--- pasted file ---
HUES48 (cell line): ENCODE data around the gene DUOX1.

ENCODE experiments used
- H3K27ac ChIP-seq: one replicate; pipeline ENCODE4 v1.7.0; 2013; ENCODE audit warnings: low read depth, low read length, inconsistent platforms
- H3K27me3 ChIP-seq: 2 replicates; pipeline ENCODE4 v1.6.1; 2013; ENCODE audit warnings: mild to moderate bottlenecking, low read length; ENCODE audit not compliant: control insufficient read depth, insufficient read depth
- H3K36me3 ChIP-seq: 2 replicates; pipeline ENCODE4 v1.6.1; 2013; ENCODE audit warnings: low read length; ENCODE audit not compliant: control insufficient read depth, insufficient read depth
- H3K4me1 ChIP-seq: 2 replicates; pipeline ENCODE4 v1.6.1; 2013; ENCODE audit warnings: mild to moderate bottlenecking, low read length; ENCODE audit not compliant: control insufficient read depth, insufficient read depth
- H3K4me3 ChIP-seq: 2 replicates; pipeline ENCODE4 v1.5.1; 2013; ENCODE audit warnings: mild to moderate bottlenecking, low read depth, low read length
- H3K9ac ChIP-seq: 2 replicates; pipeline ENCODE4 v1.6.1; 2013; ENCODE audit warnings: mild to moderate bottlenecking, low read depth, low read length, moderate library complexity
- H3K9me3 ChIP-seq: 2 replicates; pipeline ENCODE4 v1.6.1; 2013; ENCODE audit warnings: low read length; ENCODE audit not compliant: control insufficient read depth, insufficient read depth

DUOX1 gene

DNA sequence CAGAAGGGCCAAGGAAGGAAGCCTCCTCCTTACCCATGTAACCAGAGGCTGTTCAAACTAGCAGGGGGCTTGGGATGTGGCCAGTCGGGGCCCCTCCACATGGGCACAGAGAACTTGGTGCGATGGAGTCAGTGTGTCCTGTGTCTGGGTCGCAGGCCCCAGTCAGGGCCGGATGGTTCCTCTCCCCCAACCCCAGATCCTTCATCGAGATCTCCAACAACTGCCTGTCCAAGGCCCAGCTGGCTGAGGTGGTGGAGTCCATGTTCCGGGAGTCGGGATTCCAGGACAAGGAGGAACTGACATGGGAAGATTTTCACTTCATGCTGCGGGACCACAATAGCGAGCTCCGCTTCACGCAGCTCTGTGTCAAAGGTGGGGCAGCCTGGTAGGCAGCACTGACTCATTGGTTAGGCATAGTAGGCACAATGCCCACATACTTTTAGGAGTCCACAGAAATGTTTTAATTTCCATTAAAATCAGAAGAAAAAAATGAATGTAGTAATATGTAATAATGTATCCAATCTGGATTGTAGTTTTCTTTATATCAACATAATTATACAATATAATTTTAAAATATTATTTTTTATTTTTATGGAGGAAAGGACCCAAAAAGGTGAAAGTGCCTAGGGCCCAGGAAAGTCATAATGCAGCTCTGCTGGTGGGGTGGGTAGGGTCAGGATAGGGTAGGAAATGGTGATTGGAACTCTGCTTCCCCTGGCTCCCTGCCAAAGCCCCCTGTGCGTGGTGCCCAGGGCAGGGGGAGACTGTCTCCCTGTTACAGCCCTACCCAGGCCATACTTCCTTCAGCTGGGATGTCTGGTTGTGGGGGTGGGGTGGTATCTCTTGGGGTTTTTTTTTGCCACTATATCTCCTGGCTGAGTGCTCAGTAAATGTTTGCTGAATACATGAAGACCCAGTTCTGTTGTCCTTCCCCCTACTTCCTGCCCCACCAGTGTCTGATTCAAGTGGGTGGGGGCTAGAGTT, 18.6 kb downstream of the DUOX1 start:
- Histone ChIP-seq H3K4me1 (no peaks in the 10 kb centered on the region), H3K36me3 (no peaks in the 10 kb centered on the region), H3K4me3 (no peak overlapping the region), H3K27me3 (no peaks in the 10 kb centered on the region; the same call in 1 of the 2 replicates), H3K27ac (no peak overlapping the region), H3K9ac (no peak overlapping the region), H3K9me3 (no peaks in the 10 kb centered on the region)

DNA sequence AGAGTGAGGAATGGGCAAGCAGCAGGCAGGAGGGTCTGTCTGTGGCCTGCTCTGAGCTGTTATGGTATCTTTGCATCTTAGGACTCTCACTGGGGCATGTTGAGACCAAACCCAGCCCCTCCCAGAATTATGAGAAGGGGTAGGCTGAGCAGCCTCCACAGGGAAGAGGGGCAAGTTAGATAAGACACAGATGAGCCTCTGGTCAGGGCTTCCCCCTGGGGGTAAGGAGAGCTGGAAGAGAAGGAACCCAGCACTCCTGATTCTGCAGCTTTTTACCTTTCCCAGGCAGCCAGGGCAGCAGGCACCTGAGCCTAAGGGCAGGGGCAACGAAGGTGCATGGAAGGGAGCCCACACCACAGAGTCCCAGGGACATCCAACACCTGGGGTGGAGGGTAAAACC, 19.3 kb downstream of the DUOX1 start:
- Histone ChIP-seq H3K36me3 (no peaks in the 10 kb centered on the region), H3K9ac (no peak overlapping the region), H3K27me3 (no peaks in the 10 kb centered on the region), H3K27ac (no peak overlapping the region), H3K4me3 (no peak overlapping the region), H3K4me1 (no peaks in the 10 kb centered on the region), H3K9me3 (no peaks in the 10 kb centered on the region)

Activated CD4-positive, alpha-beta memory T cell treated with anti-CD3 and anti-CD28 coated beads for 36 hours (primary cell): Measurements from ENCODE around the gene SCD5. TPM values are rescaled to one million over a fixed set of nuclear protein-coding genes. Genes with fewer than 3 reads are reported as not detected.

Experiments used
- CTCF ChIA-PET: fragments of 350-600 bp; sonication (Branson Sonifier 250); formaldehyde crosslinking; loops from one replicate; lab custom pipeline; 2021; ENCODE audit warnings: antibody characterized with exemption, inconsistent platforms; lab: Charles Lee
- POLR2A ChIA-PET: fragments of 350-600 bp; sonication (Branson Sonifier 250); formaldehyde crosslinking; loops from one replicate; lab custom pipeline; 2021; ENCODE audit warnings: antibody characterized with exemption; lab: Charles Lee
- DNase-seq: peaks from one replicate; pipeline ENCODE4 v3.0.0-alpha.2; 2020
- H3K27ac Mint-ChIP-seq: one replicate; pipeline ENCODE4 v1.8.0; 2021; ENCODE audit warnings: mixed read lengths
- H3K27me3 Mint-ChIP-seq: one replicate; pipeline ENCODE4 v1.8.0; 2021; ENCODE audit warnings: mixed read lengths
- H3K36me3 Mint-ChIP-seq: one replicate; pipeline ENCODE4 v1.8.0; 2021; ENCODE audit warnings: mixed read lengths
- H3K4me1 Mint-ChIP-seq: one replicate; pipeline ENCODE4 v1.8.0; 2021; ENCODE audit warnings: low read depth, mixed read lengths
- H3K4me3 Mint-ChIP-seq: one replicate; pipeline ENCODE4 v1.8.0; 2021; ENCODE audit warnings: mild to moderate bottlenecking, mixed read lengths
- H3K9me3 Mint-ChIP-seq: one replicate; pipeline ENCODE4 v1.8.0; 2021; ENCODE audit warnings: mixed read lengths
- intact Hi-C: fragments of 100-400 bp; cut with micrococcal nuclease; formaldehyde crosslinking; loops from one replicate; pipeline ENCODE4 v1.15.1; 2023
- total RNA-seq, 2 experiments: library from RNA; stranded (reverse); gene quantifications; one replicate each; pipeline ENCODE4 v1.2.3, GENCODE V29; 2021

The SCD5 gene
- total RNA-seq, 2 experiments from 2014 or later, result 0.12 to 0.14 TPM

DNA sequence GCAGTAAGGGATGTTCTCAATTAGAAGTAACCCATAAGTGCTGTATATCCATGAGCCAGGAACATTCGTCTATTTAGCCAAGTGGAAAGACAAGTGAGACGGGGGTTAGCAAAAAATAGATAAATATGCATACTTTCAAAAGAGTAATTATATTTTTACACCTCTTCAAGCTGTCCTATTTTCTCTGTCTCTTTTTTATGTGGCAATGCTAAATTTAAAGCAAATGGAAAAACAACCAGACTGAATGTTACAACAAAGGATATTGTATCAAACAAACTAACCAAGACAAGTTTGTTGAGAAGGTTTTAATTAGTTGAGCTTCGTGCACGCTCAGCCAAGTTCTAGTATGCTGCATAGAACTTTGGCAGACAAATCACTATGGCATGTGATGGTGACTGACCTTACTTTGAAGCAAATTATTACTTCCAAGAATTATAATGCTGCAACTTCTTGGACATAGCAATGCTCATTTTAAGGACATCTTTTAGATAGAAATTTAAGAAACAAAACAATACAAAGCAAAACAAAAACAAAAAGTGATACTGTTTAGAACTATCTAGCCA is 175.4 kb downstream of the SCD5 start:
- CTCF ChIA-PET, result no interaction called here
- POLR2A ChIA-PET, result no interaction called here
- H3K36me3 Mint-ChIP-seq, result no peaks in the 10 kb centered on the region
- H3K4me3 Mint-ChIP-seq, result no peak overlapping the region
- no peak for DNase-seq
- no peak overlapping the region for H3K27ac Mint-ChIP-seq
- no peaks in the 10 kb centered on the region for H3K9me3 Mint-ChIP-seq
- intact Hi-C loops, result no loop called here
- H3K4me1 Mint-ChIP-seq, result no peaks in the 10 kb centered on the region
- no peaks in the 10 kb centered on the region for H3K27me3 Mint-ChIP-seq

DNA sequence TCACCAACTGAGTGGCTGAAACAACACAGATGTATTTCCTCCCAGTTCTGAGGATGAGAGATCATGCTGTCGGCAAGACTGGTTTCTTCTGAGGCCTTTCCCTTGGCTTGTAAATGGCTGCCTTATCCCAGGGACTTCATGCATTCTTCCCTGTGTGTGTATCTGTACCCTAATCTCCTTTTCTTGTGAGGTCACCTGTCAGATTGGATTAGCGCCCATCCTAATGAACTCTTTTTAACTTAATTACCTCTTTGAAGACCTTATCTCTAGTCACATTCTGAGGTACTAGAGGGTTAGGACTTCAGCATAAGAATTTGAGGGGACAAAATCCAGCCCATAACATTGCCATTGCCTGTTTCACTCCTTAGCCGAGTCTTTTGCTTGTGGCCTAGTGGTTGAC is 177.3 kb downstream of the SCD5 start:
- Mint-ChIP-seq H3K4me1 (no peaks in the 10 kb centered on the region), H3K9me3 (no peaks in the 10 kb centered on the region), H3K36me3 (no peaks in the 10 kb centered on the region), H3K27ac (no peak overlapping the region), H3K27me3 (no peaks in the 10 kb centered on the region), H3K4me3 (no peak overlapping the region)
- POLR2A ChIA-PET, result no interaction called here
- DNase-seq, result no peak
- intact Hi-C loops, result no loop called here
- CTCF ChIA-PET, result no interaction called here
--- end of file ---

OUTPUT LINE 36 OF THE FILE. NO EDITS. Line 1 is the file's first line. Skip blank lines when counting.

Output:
- no peak overlapping the region for H3K27ac Mint-ChIP-seq